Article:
The Fault Line

It would seem there are some lines you just don’t cross. Some boundaries you might walk up to the edge of but best go no farther. Some things that might be fair game but you better know when you’re out of bounds. As I’m getting to the end of the book of Job, I think the Spirit has shown me one of those lines.

Fact: Job was righteous unlike anyone around him. Three times in the opening scenes which set up the drama of Job vs. his friends, it’s stated that Job was “a blameless and upright man, who fears God and turns away from evil” (1:1, 8; 2:3). Twice that fact is testified to by God Himself who adds a big exclamation point to the assessment by also stating “there is none like him on the earth.”

Thus, when Job is defending his righteousness before His accusers . . . ahem, excuse me, I mean “comforters” . . . I’m thinking he’s got a leg to stand on.

So, where’s the line Job crossed from being put on a pedestal by God in the opening chapters of the book, to being put in his place by God in the final chapters of the book? Seems it’s the fault line.

And the Lord said to Job: “Shall a faultfinder contend with the Almighty? He who argues with God, let him answer it. . . . Dress for action like a man; I will question you, and you make it known to Me. Will you even put Me in the wrong? Will you condemn Me that you may be in the right?”

(Job 40:1-2, 7-8 ESV)

Faultfinder. That’s the word that caught my attention. That’s what I’m chewing on this morning. That’s the line I think Job crossed.

When everything Job possessed or held precious was stripped away, he blessed the name of the LORD and “did not sin or charge God with wrong” (1:20-22). Even when he was struck with “loathsome sores from the sole of his foot to the crown of his head” and his wife counseled him to “Curse God and die!” he did not sin with his lips (2:7-10). But as time wore on, as his despondency at having ever been born deepened, as his confusion over how life for the righteous could go so wrong, he did charge God with wrong. And, it would seem, he did sin with his lips. He became a faultfinder. And he crossed the fault line.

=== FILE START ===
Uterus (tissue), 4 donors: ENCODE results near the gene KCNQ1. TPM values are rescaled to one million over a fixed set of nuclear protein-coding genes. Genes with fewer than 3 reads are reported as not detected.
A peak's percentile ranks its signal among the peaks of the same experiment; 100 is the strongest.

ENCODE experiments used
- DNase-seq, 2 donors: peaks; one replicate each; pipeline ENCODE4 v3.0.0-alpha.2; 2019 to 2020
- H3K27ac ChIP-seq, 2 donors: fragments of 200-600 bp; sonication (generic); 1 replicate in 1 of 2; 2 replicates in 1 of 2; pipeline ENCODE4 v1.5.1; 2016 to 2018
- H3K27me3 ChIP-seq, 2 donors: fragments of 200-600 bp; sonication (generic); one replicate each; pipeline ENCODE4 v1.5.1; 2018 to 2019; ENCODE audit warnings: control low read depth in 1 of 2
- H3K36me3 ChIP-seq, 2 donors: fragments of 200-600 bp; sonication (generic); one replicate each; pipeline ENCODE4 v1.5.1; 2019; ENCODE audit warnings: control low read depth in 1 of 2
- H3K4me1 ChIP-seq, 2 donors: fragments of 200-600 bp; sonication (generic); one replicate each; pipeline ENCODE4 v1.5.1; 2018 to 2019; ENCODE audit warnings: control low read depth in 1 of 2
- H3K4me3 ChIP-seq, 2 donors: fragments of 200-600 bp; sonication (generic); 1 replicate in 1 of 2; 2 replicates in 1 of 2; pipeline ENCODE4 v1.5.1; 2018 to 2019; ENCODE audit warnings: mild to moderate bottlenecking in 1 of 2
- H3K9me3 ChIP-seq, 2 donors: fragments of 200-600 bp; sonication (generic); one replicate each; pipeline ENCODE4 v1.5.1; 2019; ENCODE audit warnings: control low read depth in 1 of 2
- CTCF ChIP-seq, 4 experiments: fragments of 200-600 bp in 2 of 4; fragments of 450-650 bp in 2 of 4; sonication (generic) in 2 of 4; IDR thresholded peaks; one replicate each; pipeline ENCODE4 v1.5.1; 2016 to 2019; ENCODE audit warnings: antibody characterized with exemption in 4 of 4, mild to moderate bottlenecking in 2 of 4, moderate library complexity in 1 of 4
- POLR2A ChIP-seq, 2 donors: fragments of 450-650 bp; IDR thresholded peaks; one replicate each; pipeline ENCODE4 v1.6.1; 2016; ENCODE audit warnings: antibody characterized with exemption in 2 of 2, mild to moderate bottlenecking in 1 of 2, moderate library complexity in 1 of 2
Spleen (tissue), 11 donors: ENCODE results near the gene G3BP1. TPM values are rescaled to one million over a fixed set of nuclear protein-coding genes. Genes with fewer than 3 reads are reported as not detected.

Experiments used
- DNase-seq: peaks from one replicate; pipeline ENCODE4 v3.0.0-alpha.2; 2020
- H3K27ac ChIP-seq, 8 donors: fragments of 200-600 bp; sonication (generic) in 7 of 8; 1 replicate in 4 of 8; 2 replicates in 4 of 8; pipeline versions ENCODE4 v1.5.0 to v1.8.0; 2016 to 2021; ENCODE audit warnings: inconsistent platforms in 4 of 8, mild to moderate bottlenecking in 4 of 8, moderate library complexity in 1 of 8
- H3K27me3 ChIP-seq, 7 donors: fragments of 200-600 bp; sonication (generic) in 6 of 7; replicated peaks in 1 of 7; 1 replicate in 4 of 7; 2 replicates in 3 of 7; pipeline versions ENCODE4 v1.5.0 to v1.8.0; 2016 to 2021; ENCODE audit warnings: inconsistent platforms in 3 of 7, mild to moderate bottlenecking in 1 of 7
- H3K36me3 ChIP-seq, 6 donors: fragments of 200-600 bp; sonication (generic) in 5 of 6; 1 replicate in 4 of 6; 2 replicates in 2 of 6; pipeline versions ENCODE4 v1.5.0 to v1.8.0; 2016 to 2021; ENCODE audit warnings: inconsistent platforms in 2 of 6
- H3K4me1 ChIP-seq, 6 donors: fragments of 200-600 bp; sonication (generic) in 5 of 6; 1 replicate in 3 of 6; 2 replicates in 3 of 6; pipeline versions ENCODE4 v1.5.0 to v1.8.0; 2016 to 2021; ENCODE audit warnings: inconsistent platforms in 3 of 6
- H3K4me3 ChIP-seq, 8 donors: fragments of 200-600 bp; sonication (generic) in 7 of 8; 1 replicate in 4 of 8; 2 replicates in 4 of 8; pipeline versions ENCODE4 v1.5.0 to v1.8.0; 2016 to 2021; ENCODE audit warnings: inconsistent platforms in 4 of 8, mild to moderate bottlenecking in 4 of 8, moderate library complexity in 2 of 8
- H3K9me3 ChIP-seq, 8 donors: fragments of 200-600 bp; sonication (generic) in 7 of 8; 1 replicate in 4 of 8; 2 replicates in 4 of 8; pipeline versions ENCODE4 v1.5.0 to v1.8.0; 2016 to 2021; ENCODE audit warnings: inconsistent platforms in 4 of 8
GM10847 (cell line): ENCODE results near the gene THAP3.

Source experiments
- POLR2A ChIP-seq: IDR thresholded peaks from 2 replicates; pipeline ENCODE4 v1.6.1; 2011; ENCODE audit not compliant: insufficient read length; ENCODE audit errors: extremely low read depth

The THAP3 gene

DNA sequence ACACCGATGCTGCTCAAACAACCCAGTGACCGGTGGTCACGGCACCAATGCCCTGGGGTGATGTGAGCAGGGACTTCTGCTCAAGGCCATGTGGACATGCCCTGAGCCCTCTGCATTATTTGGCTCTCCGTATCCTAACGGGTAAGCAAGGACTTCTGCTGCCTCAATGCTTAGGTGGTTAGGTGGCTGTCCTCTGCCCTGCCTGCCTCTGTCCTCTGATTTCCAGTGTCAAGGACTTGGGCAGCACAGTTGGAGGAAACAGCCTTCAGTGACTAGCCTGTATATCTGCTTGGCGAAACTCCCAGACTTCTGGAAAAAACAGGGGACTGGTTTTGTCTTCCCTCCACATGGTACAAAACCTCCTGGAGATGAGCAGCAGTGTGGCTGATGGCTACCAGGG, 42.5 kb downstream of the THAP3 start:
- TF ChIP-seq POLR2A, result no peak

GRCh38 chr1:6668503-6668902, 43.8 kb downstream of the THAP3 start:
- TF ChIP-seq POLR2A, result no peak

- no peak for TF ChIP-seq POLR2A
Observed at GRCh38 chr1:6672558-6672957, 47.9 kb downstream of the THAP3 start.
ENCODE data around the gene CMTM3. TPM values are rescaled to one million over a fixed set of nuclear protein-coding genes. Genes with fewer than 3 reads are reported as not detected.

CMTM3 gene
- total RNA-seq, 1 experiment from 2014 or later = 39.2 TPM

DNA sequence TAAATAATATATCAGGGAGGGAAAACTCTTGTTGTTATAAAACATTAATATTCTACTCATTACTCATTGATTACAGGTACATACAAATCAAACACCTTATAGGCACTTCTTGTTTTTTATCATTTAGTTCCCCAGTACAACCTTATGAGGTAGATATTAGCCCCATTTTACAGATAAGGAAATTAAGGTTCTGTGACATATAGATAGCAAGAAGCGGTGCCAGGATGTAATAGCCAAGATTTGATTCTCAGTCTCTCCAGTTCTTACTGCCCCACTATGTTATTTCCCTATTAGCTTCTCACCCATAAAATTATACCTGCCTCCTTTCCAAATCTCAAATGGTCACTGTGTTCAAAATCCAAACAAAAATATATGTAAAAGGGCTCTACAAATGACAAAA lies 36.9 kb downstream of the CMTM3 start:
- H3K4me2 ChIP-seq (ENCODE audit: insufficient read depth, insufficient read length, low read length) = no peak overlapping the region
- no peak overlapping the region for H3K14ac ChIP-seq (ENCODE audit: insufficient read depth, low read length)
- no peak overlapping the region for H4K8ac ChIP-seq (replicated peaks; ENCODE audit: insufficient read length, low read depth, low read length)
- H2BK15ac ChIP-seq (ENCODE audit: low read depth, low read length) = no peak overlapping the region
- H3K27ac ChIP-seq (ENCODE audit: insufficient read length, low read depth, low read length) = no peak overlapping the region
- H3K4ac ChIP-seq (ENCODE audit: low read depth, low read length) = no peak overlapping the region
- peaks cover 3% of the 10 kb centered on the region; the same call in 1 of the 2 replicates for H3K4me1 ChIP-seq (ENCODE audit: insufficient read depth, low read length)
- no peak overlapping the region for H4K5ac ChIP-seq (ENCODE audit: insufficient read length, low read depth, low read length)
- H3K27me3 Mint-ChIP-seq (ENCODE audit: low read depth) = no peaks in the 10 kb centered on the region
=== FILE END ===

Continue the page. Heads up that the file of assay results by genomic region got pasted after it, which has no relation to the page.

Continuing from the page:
Job found himself taking the place of God’s reprover. God’s great contender. Becoming far too familiar with God as His faultfinder. Ready to enter the courts of heaven to present his case, confident God would be weighed in the balance and come up short with any sort of justification for Job’s unjust circumstance.

Job’s pain and suffering pushed him to questioning God’s person and sovereignty. His confusion led him to impugn God’s character. His righteous reputation, true as it was, tripped him up as He questioned God’s righteous nature. Job assessed God’s behavior in the context of his circumstance rather than placing his pain within the context of God’s promises. His physical suffering was a catalyst for a spiritual battle.

Not judging Job. Relating. Realizing the reality of the fault line and how easy it could be to cross it. Seeing how close I can be to becoming a faultfinder. Assessing my propensity to start with my situation and fit God onto it, rather than taking every thought into captivity and considering my circumstance in the light of what I know to be true concerning God’s holy, righteous, loving, and faithful character.

O that I might be kept from any temptation to contend with God. That I wouldn’t even think of reproving Him. Don’t wanna be a faultfinder. Don’t wanna cross the fault line.

Instead, being conformed increasingly into the image of the One who was the only truly upright and blameless Man, that I would, in every circumstance, always know that God is faithful. That His purposes are pure and His promises are sure.

By His grace. For His glory.

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1 Response to The Fault Line

  1. Pingback: Some Thoughts from the Past on Losing Focus | My Morning Meal

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